The bottle called for 2 coats of paint and it certainly had good coverage – even on the first coat.  After waiting an hour, I applied the second coat.

ABC box - painting cover

Because the box has texture, I was afraid it may have needed a third coat – to fill in the tiny crevices and make a smoother writing surface.  I decided to test it out after I let it dry overnight.

testing ABC box

If it was for an extra special project that was going to get a lot of use, I would have probably added a third coat.  This project is for a two year old that will play with it for a few minutes and probably forget about it as she goes on to the next toy so 2 coats of paint is enough.

I finished the project with a little personalization so she could see the letters in her name.  Voila!

ABC box - final touches

Update:  Here is Molly with her finished ABC box…

Molly with ABC box

Have you ever used chalkboard paint?  What did you think – yeah or nay?  Share your thoughts with us by commenting on this post.

Anne-Marie Dunn is the owner of

Please feel free to visit our website or send us an e-mail at to let us know what you think.

Summer Activities for Toddlers

25 Jul

Summer is a busy time of year, and toddlers are always busy, so what can you do to entertain them during the summer?  Here are a few fun ideas I found from some crafty bloggers:

Fluffy Shaving Cream Paint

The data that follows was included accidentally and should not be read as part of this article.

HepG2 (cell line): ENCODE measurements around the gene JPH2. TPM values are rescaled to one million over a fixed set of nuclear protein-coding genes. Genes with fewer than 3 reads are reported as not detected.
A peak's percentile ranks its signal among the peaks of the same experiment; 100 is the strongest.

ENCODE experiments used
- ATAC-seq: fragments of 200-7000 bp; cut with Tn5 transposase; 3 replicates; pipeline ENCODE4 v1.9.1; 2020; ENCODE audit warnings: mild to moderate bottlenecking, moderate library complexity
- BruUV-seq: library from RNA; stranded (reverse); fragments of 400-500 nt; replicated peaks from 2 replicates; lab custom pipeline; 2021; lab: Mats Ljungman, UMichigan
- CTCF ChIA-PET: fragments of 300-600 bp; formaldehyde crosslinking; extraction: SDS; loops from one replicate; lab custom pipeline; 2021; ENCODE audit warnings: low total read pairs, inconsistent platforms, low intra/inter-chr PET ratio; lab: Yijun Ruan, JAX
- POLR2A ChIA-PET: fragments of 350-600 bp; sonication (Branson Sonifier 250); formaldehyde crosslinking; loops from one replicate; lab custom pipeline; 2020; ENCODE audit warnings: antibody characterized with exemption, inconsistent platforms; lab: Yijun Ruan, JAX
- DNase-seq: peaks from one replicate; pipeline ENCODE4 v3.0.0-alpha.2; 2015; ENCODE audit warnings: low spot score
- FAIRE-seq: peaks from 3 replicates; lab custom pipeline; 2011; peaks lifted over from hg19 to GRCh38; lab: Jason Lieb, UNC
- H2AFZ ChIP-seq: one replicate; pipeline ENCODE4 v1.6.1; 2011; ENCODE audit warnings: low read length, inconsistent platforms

shaving cream paint

Such a simple idea, but one you should probably do outside where you can hose the little kids down after they are done!


Shaving Cream (I used an inexpensive on-sale brand)

Food coloring

Small bowls

Kids paint brushes

Paper (or something to paint on)

Put 3-4 drops of food coloring into the bottom of each bowl. Squirt shaving cream into each bowl and mix with the end of a metal spoon until the color is mostly incorporated. Add a couple more drops of coloring to the shaving cream as needed to intensify the color.  That’s it!

Note: You might be able to do this with whipped cream from the can too! (I haven’t tried it.)

– See more at:

Make Your Own Sidewalk Paint

sidewalk paint


1 part cornstarch (1 c.)

1 part water (1 c.)

food coloring (we used neon colors)

sponge brushes

Mix corn starch and water. Add food coloring and mix.

*I used a muffin tin for extra large muffins to hold the paint. One cup of cornstarch and one cup of water filled them about half way. The paint stretched further than I thought. I also included a sponge brush for each color–just simpler.

Edible Candy Necklace

edible candy necklace